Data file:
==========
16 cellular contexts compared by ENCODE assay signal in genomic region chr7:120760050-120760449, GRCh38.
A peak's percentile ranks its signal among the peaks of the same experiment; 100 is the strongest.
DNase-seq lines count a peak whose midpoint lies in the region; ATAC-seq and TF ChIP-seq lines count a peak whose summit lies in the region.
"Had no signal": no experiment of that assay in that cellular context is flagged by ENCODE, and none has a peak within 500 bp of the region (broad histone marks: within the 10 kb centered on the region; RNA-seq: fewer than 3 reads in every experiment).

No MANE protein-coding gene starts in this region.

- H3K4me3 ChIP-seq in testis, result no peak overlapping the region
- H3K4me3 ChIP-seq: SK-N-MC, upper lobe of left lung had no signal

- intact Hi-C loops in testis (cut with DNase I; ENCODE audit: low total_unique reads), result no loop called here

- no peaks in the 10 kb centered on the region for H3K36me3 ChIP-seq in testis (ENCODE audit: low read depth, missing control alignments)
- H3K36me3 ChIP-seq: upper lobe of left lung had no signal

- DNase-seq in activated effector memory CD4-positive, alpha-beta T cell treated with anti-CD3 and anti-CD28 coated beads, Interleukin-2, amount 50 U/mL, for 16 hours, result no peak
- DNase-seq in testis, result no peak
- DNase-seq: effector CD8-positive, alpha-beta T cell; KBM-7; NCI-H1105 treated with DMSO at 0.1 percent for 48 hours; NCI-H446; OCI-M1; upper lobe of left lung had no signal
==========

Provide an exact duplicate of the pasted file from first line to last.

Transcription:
16 cellular contexts compared by ENCODE assay signal in genomic region chr7:120760050-120760449, GRCh38.
A peak's percentile ranks its signal among the peaks of the same experiment; 100 is the strongest.
DNase-seq lines count a peak whose midpoint lies in the region; ATAC-seq and TF ChIP-seq lines count a peak whose summit lies in the region.
"Had no signal": no experiment of that assay in that cellular context is flagged by ENCODE, and none has a peak within 500 bp of the region (broad histone marks: within the 10 kb centered on the region; RNA-seq: fewer than 3 reads in every experiment).

No MANE protein-coding gene starts in this region.

- H3K4me3 ChIP-seq in testis, result no peak overlapping the region
- H3K4me3 ChIP-seq: SK-N-MC, upper lobe of left lung had no signal

- intact Hi-C loops in testis (cut with DNase I; ENCODE audit: low total_unique reads), result no loop called here

- no peaks in the 10 kb centered on the region for H3K36me3 ChIP-seq in testis (ENCODE audit: low read depth, missing control alignments)
- H3K36me3 ChIP-seq: upper lobe of left lung had no signal

- DNase-seq in activated effector memory CD4-positive, alpha-beta T cell treated with anti-CD3 and anti-CD28 coated beads, Interleukin-2, amount 50 U/mL, for 16 hours, result no peak
- DNase-seq in testis, result no peak
- DNase-seq: effector CD8-positive, alpha-beta T cell; KBM-7; NCI-H1105 treated with DMSO at 0.1 percent for 48 hours; NCI-H446; OCI-M1; upper lobe of left lung had no signal